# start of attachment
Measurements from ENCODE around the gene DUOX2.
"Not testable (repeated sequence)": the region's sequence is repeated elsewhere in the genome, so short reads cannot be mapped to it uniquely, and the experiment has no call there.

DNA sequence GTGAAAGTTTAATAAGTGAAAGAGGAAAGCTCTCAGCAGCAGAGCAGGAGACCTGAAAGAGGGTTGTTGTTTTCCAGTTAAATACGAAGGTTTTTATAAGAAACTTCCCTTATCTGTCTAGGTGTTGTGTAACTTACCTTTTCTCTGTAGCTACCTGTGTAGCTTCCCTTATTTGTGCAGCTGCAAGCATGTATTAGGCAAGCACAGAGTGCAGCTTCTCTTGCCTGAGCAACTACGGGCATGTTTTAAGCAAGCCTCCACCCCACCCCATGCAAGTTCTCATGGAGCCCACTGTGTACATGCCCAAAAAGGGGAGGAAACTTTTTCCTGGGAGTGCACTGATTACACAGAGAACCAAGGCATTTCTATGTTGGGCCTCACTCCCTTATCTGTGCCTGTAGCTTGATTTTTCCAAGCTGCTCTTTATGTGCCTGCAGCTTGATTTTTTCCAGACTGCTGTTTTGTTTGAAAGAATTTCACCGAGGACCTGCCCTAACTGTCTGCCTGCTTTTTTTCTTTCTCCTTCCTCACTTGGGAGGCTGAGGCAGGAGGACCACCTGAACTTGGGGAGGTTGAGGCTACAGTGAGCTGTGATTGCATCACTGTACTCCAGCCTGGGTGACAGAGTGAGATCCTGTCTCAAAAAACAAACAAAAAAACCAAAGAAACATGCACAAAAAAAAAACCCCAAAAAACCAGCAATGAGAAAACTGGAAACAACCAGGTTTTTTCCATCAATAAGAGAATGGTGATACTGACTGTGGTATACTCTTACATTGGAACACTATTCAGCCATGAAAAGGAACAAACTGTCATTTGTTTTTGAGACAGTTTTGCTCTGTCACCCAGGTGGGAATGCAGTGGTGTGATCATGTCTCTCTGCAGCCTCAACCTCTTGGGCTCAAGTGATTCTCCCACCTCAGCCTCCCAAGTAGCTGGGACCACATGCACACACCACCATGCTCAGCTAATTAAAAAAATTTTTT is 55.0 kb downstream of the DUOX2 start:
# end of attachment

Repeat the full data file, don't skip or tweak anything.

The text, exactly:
Measurements from ENCODE around the gene DUOX2.
"Not testable (repeated sequence)": the region's sequence is repeated elsewhere in the genome, so short reads cannot be mapped to it uniquely, and the experiment has no call there.

DNA sequence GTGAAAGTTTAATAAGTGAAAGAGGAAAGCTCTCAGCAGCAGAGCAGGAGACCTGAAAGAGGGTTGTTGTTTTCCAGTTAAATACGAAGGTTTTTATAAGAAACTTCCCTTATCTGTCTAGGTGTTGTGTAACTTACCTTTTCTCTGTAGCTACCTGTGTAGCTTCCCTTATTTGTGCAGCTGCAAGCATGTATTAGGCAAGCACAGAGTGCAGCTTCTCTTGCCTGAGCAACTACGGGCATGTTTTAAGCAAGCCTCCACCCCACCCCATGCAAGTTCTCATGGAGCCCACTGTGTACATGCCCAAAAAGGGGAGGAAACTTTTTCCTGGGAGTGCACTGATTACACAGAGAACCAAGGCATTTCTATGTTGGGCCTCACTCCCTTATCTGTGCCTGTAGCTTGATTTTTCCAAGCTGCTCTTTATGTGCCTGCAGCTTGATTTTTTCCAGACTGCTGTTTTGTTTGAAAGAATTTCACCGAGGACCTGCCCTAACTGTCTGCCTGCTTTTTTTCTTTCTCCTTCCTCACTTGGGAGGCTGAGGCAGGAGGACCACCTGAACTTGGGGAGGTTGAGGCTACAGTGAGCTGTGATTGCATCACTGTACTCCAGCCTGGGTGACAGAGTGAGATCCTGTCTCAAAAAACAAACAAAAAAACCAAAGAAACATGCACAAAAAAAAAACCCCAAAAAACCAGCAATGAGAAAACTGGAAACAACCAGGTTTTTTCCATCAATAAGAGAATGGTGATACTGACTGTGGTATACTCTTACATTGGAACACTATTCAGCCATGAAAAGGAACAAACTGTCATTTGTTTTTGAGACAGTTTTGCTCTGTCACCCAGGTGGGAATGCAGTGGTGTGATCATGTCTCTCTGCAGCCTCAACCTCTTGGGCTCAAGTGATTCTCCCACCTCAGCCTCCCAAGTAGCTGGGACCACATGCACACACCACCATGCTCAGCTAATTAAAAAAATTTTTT is 55.0 kb downstream of the DUOX2 start: